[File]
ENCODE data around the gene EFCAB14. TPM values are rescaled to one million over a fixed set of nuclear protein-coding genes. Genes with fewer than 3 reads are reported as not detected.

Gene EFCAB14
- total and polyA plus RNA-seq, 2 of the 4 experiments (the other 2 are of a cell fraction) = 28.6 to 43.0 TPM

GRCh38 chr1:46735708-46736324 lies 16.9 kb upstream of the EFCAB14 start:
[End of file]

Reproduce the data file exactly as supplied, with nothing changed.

ENCODE data around the gene EFCAB14. TPM values are rescaled to one million over a fixed set of nuclear protein-coding genes. Genes with fewer than 3 reads are reported as not detected.

Gene EFCAB14
- total and polyA plus RNA-seq, 2 of the 4 experiments (the other 2 are of a cell fraction) = 28.6 to 43.0 TPM

GRCh38 chr1:46735708-46736324 lies 16.9 kb upstream of the EFCAB14 start: